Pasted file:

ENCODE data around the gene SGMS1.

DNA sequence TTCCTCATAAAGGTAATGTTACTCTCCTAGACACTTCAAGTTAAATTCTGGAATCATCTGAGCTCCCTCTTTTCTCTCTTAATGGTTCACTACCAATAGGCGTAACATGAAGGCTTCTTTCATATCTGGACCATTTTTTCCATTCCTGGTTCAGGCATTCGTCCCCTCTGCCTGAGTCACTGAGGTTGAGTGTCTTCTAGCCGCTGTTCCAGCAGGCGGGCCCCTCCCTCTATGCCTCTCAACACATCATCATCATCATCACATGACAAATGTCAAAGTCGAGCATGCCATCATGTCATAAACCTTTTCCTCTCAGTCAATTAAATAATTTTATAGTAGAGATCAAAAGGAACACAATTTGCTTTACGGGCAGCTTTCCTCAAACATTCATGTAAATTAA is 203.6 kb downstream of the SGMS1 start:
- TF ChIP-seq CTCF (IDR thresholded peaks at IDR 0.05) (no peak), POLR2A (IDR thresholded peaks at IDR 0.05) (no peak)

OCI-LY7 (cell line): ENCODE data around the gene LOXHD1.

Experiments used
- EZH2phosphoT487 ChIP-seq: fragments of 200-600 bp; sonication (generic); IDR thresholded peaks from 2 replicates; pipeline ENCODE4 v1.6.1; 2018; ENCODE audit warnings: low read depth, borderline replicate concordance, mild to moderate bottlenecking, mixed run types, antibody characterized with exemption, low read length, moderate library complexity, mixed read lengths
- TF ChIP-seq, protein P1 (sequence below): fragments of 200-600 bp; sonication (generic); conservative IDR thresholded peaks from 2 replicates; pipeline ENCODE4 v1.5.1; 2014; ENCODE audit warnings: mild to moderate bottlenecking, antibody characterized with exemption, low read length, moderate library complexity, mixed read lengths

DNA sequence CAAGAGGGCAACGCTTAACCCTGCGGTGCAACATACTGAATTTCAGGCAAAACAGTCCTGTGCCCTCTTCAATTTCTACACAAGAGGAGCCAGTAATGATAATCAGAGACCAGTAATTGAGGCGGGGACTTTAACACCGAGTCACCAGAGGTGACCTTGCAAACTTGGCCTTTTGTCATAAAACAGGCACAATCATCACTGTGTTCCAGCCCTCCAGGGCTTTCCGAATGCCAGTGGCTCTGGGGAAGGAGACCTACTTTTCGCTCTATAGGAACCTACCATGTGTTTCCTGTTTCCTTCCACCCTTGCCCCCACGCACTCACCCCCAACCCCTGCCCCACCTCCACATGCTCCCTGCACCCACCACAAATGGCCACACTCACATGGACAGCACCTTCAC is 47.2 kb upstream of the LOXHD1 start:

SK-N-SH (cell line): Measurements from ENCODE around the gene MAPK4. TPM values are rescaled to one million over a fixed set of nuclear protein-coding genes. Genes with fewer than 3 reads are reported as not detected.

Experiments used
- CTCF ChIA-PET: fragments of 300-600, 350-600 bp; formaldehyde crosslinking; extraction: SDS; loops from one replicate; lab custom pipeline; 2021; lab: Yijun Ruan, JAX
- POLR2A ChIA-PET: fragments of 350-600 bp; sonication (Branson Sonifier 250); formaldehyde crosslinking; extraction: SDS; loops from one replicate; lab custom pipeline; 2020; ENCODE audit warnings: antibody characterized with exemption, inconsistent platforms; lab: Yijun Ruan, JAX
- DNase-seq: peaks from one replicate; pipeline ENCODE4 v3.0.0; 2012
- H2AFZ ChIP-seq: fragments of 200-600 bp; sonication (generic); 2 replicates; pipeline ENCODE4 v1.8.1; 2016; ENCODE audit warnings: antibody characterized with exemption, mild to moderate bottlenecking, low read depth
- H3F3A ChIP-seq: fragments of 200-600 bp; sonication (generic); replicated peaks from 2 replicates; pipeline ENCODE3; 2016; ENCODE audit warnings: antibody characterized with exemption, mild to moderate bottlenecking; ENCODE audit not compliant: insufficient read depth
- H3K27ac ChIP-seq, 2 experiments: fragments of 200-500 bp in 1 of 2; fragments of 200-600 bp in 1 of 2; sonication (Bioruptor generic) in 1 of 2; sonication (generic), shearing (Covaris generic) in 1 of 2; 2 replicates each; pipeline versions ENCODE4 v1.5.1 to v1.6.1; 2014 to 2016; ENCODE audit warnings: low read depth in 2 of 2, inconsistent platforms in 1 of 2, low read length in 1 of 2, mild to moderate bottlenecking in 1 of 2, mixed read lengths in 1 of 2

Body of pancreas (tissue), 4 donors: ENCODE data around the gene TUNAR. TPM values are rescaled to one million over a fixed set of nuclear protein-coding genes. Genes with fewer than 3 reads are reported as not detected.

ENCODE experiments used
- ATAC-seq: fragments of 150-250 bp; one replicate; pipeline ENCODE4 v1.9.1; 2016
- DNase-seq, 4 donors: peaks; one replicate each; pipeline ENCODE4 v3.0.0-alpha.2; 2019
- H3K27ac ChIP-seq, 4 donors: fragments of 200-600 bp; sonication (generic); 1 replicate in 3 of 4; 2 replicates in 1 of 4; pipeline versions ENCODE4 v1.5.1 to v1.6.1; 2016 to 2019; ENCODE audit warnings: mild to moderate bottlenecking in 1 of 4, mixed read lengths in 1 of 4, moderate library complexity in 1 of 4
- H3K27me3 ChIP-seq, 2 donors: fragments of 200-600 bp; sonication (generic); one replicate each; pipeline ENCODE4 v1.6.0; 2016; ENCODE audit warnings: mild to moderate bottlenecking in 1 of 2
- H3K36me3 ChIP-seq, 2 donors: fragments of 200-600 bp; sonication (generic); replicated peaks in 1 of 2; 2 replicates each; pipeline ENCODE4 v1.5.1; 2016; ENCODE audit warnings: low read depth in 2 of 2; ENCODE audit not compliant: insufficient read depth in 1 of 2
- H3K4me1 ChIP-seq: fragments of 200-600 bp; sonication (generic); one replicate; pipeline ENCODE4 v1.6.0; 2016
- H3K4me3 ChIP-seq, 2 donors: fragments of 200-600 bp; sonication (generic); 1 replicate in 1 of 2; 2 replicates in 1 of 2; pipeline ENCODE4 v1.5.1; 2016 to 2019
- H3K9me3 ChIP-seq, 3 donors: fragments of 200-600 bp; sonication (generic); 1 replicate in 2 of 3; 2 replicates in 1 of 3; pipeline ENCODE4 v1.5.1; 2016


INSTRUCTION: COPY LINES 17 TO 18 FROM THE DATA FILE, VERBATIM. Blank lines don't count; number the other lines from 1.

Body of pancreas (tissue), 4 donors: ENCODE data around the gene TUNAR. TPM values are rescaled to one million over a fixed set of nuclear protein-coding genes. Genes with fewer than 3 reads are reported as not detected.

ENCODE experiments used